Legendary producer Eddie Kramer began production of the album, but David Coverdale did not get along with him and he was replaced in the middle of the recording process of the album, by legendary producer - Martin Birch.


Despite the murky vibe described above, this is one of Whitesnake's greatest albums and is also their bestseller from that era.


The album in its American version opens up with the theme song "Slide it In", with an amazing hard rock riff that reminds us of "AC/DC". Cozy Powell's drumming is precise and powerful and David Coverdale's singing is amazing and sweeping.


Immediately after that comes the more bluesy "Slow An 'Easy". It's the only song on the album written by Coverdale in collaboration with Micky Moody, and is probably also the best on it. David Coverdale is at his peak here with powerful vocals and so precise singing that it blends in perfectly with the blues-rock style of the song. Cozy Powell's drumming in this song proves what a great drummer he is. Without a lot of sophistication or complicated techniques, but every snare blow is a kick in your belly, every pause makes you want more and more of this song. The song reached number 17 on the US charts and finally gave "Whitesnake" its big hit in the US.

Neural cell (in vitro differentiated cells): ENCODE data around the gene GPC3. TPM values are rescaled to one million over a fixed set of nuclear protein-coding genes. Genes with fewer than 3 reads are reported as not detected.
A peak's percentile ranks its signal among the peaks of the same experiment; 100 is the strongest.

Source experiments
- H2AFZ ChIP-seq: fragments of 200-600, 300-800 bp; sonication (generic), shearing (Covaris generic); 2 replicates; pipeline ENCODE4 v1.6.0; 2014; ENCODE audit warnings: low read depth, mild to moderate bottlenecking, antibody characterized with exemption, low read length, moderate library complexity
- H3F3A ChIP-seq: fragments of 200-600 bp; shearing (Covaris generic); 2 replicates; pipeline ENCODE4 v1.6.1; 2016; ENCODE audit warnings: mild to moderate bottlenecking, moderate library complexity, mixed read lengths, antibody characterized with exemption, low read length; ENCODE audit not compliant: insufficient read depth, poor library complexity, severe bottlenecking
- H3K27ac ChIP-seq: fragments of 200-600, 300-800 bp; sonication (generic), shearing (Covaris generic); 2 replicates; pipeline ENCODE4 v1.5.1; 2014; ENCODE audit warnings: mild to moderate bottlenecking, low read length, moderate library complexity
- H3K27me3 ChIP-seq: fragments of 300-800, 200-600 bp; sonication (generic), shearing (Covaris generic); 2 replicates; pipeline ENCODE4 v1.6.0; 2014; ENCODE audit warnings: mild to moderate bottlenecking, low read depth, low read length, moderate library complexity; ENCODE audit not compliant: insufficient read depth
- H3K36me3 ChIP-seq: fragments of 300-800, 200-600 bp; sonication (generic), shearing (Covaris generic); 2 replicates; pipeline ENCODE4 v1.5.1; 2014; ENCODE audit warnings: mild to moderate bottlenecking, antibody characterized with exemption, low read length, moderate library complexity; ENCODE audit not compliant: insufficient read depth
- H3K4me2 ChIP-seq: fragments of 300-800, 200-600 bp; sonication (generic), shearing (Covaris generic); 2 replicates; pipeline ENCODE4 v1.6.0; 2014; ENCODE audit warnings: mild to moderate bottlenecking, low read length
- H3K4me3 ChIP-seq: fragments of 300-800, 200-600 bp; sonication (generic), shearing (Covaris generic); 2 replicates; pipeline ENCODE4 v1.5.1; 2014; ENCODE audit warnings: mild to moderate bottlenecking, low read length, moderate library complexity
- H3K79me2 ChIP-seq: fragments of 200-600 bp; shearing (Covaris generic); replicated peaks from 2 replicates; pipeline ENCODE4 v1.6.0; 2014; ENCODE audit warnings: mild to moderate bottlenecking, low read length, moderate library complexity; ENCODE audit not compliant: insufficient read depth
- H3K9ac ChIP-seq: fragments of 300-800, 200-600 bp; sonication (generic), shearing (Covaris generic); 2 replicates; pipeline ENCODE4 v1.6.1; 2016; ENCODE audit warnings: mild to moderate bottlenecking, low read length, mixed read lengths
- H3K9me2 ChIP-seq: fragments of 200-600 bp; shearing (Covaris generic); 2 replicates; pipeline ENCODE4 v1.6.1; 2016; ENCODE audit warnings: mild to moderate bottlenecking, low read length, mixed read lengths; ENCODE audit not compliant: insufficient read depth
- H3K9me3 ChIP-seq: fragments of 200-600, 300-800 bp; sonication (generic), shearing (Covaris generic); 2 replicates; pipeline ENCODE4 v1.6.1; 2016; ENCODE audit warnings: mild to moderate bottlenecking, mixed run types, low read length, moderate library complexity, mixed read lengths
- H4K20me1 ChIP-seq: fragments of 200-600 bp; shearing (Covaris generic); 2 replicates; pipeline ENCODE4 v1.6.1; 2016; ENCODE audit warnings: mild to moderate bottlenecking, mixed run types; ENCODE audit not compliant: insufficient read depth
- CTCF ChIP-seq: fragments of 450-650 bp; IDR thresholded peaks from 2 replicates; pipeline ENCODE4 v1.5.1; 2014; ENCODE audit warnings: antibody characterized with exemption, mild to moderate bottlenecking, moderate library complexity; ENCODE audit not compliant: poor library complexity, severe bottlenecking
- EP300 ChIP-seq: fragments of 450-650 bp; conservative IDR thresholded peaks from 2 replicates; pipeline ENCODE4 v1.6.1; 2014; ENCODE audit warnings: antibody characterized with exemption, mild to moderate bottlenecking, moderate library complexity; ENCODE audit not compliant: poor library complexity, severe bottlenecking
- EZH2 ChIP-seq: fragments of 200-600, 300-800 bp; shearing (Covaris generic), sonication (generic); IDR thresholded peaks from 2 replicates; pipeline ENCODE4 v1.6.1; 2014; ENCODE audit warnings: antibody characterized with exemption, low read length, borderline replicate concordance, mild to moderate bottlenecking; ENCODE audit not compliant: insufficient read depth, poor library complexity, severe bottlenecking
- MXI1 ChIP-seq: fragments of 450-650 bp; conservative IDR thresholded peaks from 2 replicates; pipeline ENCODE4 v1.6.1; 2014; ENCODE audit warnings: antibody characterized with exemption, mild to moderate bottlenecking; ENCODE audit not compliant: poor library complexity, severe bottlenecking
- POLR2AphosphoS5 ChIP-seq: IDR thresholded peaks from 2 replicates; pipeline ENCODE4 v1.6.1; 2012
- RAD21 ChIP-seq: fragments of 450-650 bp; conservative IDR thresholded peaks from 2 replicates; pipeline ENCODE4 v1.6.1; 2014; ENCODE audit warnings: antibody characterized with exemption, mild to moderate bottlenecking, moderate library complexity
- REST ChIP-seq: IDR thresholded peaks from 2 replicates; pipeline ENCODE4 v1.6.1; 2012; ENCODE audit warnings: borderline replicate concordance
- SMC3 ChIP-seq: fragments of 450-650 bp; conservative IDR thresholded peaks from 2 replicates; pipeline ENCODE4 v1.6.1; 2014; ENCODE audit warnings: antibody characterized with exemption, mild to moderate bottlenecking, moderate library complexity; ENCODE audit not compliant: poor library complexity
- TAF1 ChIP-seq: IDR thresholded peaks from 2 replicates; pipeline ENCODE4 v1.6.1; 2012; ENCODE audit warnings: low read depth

We continue with the hit sequence with "Love Ain't No Stranger", which opens quietly with Jon Lord's soft keyboards and David Coverdale's emotional vocals with the acoustic in the background. Then everything explodes powerfully, kicks hard and heavy, and blows up our speakers. This song continues on the dynamic line between soft and heavy, and is the second song to chart in the US. It reach number 34 and gave the band its second hit.


Another great track on the album is "Standing in the Shadow". A catchy and sweeping song that highlights the vocal abilities of David Coverdale, with a wonderfully catchy chorus.